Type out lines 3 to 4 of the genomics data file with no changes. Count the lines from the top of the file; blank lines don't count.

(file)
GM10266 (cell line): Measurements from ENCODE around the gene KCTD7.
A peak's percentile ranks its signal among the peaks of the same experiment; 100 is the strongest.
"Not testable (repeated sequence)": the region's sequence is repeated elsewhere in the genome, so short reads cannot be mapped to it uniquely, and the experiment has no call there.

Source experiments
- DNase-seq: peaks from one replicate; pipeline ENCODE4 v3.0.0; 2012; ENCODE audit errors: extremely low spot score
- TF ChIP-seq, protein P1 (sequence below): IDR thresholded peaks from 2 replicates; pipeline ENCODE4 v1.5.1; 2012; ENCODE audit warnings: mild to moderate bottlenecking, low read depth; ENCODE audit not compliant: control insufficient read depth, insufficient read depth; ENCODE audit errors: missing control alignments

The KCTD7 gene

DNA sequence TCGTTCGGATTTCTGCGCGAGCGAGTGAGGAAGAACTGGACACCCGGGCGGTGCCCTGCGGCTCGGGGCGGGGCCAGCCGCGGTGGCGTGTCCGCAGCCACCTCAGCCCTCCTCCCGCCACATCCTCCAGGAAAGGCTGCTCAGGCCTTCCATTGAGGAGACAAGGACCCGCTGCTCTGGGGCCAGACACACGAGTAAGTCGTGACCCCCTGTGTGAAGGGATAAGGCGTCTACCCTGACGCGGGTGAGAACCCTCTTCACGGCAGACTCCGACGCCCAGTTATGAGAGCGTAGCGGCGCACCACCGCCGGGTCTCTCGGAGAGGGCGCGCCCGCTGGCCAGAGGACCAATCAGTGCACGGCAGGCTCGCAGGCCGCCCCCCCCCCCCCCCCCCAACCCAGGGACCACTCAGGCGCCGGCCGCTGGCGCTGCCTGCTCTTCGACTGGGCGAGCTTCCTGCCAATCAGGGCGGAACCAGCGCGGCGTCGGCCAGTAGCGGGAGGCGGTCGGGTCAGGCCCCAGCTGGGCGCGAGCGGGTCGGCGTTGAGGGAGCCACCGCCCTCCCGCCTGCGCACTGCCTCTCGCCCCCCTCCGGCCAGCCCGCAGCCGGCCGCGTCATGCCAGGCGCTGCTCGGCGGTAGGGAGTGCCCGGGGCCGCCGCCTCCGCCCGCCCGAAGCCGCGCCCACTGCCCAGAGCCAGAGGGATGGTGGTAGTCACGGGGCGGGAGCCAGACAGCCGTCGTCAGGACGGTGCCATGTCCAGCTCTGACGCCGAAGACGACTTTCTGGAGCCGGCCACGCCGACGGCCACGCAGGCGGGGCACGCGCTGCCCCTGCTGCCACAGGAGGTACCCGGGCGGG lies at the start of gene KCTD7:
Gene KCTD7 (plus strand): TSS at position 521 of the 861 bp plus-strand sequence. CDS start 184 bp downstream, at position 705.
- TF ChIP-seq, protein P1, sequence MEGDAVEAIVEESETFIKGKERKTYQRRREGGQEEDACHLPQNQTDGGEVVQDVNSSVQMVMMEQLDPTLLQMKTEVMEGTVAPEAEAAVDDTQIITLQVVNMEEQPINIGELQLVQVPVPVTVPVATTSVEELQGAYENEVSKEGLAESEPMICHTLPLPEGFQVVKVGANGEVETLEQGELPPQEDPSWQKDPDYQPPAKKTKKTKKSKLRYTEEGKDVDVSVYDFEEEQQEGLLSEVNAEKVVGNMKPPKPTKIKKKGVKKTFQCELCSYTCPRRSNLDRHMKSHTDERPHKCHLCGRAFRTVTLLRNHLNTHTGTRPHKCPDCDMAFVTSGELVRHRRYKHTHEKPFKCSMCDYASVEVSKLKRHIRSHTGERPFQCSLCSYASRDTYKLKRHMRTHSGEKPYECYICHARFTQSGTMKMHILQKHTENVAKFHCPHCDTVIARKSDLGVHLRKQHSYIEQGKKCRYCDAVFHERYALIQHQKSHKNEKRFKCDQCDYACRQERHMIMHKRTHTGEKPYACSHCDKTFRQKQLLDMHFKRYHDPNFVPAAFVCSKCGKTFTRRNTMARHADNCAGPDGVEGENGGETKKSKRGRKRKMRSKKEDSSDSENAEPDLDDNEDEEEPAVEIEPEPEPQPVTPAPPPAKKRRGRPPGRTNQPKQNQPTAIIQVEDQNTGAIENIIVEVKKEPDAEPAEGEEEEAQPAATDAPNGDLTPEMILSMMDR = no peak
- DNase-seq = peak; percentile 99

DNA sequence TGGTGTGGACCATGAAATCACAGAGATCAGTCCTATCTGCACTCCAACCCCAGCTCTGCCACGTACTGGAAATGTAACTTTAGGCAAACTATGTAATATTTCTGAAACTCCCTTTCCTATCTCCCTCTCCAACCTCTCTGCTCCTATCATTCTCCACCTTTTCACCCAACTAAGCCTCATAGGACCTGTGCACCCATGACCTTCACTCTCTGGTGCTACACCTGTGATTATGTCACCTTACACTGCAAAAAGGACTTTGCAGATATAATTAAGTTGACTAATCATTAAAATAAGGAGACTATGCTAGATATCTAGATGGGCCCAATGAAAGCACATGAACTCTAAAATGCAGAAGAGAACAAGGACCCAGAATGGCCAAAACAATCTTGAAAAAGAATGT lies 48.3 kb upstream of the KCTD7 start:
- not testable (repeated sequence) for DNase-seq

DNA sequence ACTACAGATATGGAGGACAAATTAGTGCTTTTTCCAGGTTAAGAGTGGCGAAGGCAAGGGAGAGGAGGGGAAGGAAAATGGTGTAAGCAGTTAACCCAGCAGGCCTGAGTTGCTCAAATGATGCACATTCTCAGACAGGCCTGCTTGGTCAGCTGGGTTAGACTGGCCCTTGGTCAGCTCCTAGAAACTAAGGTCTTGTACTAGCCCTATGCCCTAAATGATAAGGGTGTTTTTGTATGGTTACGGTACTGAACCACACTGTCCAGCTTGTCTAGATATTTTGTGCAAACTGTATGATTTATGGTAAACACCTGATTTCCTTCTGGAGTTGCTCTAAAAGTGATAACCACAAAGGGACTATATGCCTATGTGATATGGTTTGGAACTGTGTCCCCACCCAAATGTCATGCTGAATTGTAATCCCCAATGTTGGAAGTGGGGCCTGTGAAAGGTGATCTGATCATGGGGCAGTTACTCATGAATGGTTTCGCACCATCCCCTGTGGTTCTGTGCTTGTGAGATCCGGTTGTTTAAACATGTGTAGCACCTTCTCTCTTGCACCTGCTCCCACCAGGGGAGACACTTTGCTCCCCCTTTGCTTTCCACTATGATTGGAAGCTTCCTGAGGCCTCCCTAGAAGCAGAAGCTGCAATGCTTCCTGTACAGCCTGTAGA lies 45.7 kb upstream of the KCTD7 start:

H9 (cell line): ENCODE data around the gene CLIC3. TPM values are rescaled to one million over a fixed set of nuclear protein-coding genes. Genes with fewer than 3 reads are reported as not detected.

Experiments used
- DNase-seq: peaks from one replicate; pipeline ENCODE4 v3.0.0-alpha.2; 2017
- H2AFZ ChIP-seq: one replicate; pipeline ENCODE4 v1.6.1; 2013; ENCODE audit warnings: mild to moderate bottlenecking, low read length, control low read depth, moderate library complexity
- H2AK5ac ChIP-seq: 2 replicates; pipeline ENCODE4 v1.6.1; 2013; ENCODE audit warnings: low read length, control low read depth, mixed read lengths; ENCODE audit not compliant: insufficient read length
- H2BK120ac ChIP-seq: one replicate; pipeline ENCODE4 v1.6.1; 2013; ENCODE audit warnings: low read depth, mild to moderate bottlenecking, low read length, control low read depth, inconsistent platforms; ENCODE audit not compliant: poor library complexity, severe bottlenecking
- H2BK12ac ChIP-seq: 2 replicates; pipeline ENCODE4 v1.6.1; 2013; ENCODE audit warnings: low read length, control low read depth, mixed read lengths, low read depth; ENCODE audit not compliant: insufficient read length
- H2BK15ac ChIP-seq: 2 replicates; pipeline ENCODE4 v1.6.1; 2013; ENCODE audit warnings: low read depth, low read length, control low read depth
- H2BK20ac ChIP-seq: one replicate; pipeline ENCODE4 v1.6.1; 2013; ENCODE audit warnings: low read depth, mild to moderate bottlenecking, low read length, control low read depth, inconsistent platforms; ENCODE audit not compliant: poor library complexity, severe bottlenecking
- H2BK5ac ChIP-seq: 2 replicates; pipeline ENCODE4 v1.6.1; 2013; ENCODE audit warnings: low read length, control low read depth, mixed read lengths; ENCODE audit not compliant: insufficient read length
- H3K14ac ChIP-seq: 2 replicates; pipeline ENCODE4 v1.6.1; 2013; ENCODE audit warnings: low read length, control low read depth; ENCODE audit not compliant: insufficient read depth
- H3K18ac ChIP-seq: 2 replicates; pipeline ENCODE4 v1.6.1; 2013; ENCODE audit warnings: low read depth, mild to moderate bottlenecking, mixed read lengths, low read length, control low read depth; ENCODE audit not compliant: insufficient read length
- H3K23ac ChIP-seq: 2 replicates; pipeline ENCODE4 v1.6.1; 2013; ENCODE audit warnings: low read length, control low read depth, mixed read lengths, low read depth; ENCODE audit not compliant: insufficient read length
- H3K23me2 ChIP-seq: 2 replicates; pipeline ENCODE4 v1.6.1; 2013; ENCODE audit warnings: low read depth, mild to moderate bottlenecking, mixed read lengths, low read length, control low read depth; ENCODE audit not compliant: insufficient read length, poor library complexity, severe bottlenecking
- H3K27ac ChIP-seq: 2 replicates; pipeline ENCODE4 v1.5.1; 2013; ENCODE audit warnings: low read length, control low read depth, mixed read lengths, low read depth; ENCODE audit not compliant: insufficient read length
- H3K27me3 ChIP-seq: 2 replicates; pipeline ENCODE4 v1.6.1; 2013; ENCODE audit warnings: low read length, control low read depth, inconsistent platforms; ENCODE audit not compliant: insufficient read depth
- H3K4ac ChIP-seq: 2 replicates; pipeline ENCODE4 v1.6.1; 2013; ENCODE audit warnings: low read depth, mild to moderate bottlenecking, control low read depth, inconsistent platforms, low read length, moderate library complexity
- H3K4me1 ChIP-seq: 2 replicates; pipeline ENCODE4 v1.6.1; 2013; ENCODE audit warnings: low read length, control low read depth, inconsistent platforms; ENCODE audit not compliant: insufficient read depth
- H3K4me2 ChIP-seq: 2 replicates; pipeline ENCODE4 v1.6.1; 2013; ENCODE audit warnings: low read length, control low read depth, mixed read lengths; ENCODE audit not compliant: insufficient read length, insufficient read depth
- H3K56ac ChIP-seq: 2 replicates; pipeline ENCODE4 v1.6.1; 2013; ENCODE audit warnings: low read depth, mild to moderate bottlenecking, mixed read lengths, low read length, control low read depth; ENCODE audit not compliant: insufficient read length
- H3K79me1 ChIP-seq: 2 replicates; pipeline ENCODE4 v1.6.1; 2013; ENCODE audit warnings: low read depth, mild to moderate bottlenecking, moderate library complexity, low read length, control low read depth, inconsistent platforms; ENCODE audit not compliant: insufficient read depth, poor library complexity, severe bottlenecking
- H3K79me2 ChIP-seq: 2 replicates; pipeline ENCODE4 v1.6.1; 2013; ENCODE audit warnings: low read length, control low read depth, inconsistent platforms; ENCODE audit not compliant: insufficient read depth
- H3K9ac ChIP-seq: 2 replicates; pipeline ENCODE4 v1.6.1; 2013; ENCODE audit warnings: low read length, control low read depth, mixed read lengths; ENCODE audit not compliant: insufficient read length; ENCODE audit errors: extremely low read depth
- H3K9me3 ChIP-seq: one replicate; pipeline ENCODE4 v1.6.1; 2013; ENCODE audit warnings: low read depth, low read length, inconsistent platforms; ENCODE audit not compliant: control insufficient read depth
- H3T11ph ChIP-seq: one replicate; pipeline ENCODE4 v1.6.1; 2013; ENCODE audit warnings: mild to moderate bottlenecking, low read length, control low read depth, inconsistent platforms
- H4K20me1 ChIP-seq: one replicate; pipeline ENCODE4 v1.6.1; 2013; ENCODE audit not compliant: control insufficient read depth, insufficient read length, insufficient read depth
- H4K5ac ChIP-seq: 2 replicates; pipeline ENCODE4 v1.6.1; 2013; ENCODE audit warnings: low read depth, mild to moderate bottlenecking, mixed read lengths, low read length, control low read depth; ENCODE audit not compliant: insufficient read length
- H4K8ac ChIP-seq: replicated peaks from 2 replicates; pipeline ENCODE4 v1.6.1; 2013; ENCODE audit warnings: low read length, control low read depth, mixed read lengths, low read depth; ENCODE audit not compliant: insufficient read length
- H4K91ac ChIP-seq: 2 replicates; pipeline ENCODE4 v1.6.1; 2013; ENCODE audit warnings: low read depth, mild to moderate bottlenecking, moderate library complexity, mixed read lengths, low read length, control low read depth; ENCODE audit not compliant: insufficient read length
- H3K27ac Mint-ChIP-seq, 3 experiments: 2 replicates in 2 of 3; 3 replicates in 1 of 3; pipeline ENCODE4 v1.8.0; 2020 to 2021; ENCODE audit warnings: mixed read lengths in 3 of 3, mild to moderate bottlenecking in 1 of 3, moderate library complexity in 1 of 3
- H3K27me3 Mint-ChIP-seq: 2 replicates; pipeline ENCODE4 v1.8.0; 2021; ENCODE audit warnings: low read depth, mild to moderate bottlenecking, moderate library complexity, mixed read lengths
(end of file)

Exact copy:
"Not testable (repeated sequence)": the region's sequence is repeated elsewhere in the genome, so short reads cannot be mapped to it uniquely, and the experiment has no call there.

Source experiments